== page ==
714 Miles East of Here

My family and I just returned from our annual vacation in the Grand Teton National Park.  Please don’t go there yourself because too many people are discovering that it is an awe-inspiring park and crowding up the place.  Stay home and watch ‘Spencer’s Mountain’.  You can see the mountains vicariously.  This is a vacation started many, many years ago when our children were little and didn’t have children of their own.  Thank God.

Anyway, at one point, my daughter and I were standing together looking at the Tetons and I murmured to her that these mountains were the most beautiful in the world.  She, of course, in the manner of all daughter/mother conversations quickly pointed out that I hadn’t seen all of the mountains in the world and how could I justify my remark?  Beyond slapping her silly, I said that they were beautiful to me and I didn’t need to see any further mountain ranges to compare them to.

So there.

Taken literally, my original remark sparked her response.  She doesn’t have the life experience yet to know that what I said encompasses the history and memories of my adult lifetime.  The time that I spent with her, her dad, and her brother going back twenty years in that national park.  That when I say ‘beautiful mountains’, I’m saying that at looking at those mountains, I’m thinking of my beautiful memories those peaks invoke.

When I think back to the early days of taking the kids out fishing and coming back with this:

Chris and myself with our catch of the day

Shortly after this photo was taken, a busload of Asian tourists stopped for a photo opportunity.  Before we could pack up our booty, a little Asian man asked to have his photo taken along side of my son who held all the fish.  Then with the moxie of the ages, he asked, ‘could he hold the fish, and little boy stand out of camera range, ok?’  He wanted the picture to show that he caught all these fish himself.  Yeah, right.

Or the very first time we rented a trailer and it came complete with bunk beds for the kids.  (A little foreshadowing here:  my daughter and son-in-law bought their first trailer last year.  Complete with bunk beds for kids.  Memories are a powerful force.)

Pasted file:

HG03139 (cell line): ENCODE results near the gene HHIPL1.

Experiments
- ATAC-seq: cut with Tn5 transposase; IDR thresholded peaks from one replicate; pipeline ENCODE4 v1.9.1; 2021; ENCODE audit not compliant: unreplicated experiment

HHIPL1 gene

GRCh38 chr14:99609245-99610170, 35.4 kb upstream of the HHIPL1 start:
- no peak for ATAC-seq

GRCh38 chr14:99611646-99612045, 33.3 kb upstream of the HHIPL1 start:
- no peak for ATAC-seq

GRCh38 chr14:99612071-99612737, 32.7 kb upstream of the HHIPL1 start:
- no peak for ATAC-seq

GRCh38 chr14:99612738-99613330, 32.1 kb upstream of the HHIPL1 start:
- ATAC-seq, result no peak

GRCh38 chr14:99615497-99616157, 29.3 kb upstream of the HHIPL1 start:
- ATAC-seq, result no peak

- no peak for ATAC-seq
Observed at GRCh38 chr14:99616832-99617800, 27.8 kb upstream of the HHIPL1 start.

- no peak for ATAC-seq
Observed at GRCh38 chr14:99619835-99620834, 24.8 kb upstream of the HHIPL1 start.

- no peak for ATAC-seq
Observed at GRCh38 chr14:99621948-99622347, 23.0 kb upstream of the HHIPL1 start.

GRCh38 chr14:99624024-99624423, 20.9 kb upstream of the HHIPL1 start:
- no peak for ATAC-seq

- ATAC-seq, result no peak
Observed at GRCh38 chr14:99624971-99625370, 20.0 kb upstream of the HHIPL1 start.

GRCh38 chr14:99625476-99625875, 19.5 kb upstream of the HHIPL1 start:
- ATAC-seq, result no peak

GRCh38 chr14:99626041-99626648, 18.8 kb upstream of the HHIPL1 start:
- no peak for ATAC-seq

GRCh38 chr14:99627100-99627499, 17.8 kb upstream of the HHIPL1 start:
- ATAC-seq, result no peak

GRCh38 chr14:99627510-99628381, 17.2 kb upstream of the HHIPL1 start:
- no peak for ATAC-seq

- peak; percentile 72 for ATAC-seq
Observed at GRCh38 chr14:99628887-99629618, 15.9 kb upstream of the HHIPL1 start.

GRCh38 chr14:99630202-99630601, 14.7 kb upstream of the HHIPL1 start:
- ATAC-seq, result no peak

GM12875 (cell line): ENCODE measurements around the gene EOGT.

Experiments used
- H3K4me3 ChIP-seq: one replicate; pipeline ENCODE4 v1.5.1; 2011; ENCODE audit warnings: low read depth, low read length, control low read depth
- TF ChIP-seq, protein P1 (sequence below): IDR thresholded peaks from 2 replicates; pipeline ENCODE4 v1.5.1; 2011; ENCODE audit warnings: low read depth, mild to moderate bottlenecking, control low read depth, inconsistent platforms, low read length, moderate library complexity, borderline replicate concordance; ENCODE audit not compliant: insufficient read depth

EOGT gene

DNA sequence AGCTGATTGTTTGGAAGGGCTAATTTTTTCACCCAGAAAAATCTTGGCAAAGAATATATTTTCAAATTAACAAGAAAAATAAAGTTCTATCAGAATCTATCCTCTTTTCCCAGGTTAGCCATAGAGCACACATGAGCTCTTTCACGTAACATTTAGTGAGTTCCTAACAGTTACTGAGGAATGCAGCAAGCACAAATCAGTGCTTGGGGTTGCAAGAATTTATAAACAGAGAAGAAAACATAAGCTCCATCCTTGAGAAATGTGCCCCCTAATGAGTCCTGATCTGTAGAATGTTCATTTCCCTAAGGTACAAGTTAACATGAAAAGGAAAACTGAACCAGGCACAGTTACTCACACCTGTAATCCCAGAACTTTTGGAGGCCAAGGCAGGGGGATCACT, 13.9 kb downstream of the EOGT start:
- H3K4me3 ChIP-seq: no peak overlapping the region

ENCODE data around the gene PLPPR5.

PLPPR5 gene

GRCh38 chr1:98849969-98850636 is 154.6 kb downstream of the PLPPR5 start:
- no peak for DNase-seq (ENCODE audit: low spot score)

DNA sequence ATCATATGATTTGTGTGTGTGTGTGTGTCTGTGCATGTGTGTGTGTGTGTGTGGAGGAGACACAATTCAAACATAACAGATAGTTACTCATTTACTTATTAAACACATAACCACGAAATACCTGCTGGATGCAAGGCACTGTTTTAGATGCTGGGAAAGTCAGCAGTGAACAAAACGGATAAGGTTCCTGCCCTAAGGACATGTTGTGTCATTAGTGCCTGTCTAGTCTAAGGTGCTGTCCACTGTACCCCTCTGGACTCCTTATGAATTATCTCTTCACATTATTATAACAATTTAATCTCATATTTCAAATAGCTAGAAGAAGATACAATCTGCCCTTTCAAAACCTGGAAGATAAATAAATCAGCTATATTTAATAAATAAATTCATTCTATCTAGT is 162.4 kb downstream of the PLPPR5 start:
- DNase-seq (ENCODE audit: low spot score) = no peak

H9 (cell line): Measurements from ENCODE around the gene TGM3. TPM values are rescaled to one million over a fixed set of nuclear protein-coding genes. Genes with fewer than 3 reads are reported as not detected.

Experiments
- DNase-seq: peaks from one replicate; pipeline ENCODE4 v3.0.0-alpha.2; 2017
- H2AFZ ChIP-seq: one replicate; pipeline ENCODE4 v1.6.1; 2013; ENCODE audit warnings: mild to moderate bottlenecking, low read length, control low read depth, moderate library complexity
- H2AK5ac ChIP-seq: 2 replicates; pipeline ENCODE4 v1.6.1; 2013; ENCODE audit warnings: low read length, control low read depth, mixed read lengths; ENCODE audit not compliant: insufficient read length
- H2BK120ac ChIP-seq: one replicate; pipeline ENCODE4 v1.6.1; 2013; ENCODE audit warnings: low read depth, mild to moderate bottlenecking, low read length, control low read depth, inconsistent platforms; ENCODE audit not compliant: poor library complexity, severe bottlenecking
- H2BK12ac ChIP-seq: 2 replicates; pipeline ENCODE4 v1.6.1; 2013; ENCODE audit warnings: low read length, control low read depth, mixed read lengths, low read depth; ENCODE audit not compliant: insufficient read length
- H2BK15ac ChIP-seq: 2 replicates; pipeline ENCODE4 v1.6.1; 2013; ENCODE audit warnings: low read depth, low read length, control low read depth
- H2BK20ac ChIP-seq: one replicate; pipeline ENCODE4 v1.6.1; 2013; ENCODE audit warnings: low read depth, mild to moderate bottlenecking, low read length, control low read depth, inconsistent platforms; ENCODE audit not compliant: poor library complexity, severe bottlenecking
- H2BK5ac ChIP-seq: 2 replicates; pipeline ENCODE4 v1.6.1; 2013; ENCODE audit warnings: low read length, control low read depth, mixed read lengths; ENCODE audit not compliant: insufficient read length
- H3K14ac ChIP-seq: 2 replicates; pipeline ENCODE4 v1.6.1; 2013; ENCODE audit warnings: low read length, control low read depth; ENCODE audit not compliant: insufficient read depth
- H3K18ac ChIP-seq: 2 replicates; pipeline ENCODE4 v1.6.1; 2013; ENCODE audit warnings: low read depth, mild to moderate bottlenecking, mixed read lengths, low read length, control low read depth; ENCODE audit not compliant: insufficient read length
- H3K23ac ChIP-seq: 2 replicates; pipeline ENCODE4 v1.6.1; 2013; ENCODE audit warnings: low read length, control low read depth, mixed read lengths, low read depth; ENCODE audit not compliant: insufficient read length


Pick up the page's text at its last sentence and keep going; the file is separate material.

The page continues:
Or the year the drought in the west disseminated reservoirs throughout the area and our little cove that we launched our boat and kept at the dock was nothing but a mud puddle.

Or the year that both my parents had died.  We left for our beloved Tetons the day after I made the final arrangements for Dad; Mom was already gone.  Dad did not want any service; just to scatter his ashes in the area he loved best.  I know that most would say, ‘You went on vacation then?’.  Yes, if you could call it a vacation.  We went to grieve in one of the most comforting places we knew.  I sat quietly on our boat, gazing at the mountain range and asked God all the questions stored in my heart.  And here was where the healing began.

For two years President Clinton and his family vacationed there at the same time we did.  That last time, as we were all fueling up to leave, about five black suburbans pulled into the gas station with us.  Antennas galore, blacked out windows…the Secret Service had arrived.  Within the day, the airplane carrying those agents and suburbans would crash, killing all aboard.

My son asked his girlfriend to marry him here.  And the engagement photos were taken here.

You see, we celebrate our family here.  Beginning with these two, my father and mother-in-law who began the tradition of ‘grown up’ vacations with their children and grandchildren.

We began traveling with them in 1990 and continued until 1998, with all but one vacation destination being in the Wyoming/Montana national park system.  We have introduced this area to our son’s girlfriend who later became his wife.  Our son-in-law grew up in Wyoming and considered the Jackson Hole area too tourist-y.  That is until he came with us into the forest and experienced the family there at Colter Bay.

Now with twenty years behind us, we have three grandchildren (four if you count the one on the way) to introduce the beauty of the mountains to.  You see, when we all arrived, my daughter turned to her husband and said, “this is my second home”.  My son remarked to his wife and then father with this, “it’s like being home here.”  All said privately and then shared with Bob and me.

Yes, it is like being home here.

Fae

PS. The masthead this month is of one mountain in the Teton range called Mt. Moran.  Here is the full photo of this beautiful crag.

Jackson Lake with Mt. Moran

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About Fae

Although I have other blogs I do for my grandchildren, I felt it wasn't enough to satisfy my inner author. I needed a grownup blog to share things on or rant about. Purely egocentric. Hope you like it.
This entry was posted in Family, Travel. Bookmark the permalink.

2 Responses to 714 Miles East of Here

  1. laurahartson says:

    that last picture is pretty spectacular

  2. Fannie says:

    I loved reading this post! The memories created by the tradition that you and Bob began twenty years ago (can it be? 20 years?) will be with your kids (and now, their kids) for lifetimes. Such a precious time! Loved seeing the pictures of my 2nd crop of children as I often remember them!

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